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  1. Installation
  2. Operating System Uniqueness
  3. Conclusion
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Operating System Uniqueness

Once your application is installed properly, the next thing the user sees is your masterful GUI itself. But does your GUI behave natively? When the user presses the keyboard shortcut to quit the application, does it quit? Each operating system on which you deploy has its own set of quirks. While it might not be possible to behave 100 percent perfectly on each operating system, it is important that the developer take the time to identify these quirks and do his or her best to respond properly. Here are a couple to consider.


Fortunately, the designers of Swing had Windows in mind when they designed it. In the more recent versions of Java, it is even possible to assume some of the themes that are available in the more recent versions of Windows. Therefore, very little consideration needs to be taken when ensuring that your Java application runs properly on Windows.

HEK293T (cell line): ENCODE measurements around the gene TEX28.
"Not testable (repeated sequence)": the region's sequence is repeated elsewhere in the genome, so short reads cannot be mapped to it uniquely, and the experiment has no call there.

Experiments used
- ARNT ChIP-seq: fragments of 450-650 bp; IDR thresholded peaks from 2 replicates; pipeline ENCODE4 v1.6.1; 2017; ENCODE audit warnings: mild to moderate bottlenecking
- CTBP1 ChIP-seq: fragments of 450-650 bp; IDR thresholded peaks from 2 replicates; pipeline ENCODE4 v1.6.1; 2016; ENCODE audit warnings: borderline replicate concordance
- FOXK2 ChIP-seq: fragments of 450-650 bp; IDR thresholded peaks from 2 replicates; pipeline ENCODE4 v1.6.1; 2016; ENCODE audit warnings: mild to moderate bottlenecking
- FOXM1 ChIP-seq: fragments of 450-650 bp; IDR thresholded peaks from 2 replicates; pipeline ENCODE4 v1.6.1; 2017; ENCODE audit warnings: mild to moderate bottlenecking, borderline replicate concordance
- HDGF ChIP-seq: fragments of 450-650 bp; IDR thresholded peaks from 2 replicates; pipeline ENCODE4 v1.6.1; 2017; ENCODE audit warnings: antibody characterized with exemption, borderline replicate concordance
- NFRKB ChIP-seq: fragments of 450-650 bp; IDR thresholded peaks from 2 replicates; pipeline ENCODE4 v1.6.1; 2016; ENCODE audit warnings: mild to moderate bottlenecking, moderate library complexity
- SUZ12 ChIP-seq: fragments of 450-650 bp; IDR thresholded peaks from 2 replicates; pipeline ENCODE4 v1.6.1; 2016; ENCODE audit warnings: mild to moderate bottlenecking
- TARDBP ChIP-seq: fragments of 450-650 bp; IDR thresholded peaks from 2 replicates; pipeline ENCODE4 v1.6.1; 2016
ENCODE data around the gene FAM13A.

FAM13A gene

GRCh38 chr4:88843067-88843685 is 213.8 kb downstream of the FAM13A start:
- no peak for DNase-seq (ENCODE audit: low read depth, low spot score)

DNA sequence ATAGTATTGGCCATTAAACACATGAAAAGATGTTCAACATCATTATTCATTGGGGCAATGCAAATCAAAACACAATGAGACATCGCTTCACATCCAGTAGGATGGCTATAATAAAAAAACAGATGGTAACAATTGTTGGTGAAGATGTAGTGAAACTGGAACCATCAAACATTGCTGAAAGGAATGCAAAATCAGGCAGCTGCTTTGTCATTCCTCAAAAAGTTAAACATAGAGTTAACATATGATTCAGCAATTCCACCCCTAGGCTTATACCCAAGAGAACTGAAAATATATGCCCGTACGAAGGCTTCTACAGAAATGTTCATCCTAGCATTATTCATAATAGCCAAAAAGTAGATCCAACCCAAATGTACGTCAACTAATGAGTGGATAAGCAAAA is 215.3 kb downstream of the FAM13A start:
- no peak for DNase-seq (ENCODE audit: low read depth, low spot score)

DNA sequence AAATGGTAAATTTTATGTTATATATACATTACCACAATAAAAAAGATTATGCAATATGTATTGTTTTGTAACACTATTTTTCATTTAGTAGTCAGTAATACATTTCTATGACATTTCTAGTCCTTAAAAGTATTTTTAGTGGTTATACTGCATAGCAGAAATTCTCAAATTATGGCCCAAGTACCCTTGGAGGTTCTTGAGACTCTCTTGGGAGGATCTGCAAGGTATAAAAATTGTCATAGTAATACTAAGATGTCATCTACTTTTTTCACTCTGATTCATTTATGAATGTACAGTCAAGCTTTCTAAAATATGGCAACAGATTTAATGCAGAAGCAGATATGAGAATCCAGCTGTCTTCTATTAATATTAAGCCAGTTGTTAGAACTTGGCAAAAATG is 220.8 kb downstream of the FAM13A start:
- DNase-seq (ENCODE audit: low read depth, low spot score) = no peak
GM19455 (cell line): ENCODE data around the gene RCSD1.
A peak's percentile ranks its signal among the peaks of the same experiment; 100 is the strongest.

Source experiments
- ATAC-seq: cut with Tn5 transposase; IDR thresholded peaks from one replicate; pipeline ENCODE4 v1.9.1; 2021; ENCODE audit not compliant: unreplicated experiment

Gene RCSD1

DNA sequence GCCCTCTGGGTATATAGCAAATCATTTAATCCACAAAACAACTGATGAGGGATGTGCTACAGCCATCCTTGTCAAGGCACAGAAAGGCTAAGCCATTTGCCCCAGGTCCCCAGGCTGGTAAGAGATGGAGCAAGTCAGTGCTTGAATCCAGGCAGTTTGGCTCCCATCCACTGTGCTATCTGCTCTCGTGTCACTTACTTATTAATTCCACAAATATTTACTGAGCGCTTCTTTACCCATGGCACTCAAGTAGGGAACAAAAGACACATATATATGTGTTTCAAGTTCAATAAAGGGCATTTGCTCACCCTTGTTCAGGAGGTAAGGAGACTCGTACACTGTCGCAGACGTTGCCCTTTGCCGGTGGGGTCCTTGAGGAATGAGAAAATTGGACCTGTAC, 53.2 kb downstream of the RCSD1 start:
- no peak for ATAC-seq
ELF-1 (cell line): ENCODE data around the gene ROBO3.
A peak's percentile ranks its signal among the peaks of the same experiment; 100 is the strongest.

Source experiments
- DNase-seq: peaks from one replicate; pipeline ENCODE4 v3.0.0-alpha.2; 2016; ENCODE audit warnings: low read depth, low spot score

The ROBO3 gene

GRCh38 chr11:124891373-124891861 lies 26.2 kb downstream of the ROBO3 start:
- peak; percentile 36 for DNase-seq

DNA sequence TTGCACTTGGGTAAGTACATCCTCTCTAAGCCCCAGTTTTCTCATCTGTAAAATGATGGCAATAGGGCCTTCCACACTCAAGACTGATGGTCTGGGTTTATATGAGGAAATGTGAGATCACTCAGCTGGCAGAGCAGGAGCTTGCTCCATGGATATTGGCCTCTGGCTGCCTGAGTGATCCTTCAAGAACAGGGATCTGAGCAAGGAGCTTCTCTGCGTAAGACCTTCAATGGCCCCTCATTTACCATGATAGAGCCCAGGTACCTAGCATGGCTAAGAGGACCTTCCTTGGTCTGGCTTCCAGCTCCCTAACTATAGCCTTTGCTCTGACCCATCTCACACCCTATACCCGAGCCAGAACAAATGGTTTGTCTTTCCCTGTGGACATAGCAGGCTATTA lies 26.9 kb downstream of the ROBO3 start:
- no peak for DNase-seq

As I am sure nearly everyone knows by now, OS X has a single menu bar that always sits at the top of the screen. Unlike Windows, the actual application window never has a menu bar and only rarely has a toolbar. Fortunately, Swing supports the screen menu bar for OS X automatically if the menu bar is built properly. The following property merely needs to be set to true prior to any Swing initialization:


This can be set either in the Info.plist file that is required as part of a OS X application or it can be set via System.setProperty(). If it is set programmatically, it is best to set it in the applications Main method prior to any GUI initialization code.

There are a few other properties that can be set that OS X will recognize. It is possible to have your application use the metal look and feel on OS X and to specify whether the grow box icon is displayed in the lower-right corner as well as a few other behavior controls. All these properties can be reviewed on Apple’s developer website.

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